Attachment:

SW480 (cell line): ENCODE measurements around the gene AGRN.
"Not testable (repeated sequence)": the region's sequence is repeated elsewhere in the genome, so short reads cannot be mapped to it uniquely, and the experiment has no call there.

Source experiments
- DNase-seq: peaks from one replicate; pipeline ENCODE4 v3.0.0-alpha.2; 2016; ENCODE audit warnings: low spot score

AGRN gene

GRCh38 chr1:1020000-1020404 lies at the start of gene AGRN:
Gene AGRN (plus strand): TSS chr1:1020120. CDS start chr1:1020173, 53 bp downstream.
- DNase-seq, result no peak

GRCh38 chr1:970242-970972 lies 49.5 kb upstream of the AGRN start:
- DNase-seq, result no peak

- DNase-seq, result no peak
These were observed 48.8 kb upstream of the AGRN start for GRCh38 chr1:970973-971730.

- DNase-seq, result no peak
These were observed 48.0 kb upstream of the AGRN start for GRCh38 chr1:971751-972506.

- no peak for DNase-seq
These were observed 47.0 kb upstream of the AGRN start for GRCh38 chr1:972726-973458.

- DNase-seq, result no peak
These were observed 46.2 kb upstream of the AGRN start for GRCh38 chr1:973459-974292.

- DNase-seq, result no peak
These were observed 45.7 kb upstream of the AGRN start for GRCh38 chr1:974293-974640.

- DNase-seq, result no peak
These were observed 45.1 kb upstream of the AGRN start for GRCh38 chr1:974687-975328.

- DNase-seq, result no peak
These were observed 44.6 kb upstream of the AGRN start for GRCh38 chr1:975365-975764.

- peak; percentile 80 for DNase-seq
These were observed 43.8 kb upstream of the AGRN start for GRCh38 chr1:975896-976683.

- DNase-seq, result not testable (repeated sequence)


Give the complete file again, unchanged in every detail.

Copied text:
SW480 (cell line): ENCODE measurements around the gene AGRN.
"Not testable (repeated sequence)": the region's sequence is repeated elsewhere in the genome, so short reads cannot be mapped to it uniquely, and the experiment has no call there.

Source experiments
- DNase-seq: peaks from one replicate; pipeline ENCODE4 v3.0.0-alpha.2; 2016; ENCODE audit warnings: low spot score

AGRN gene

GRCh38 chr1:1020000-1020404 lies at the start of gene AGRN:
Gene AGRN (plus strand): TSS chr1:1020120. CDS start chr1:1020173, 53 bp downstream.
- DNase-seq, result no peak

GRCh38 chr1:970242-970972 lies 49.5 kb upstream of the AGRN start:
- DNase-seq, result no peak

- DNase-seq, result no peak
These were observed 48.8 kb upstream of the AGRN start for GRCh38 chr1:970973-971730.

- DNase-seq, result no peak
These were observed 48.0 kb upstream of the AGRN start for GRCh38 chr1:971751-972506.

- no peak for DNase-seq
These were observed 47.0 kb upstream of the AGRN start for GRCh38 chr1:972726-973458.

- DNase-seq, result no peak
These were observed 46.2 kb upstream of the AGRN start for GRCh38 chr1:973459-974292.

- DNase-seq, result no peak
These were observed 45.7 kb upstream of the AGRN start for GRCh38 chr1:974293-974640.

- DNase-seq, result no peak
These were observed 45.1 kb upstream of the AGRN start for GRCh38 chr1:974687-975328.

- DNase-seq, result no peak
These were observed 44.6 kb upstream of the AGRN start for GRCh38 chr1:975365-975764.

- peak; percentile 80 for DNase-seq
These were observed 43.8 kb upstream of the AGRN start for GRCh38 chr1:975896-976683.

- DNase-seq, result not testable (repeated sequence)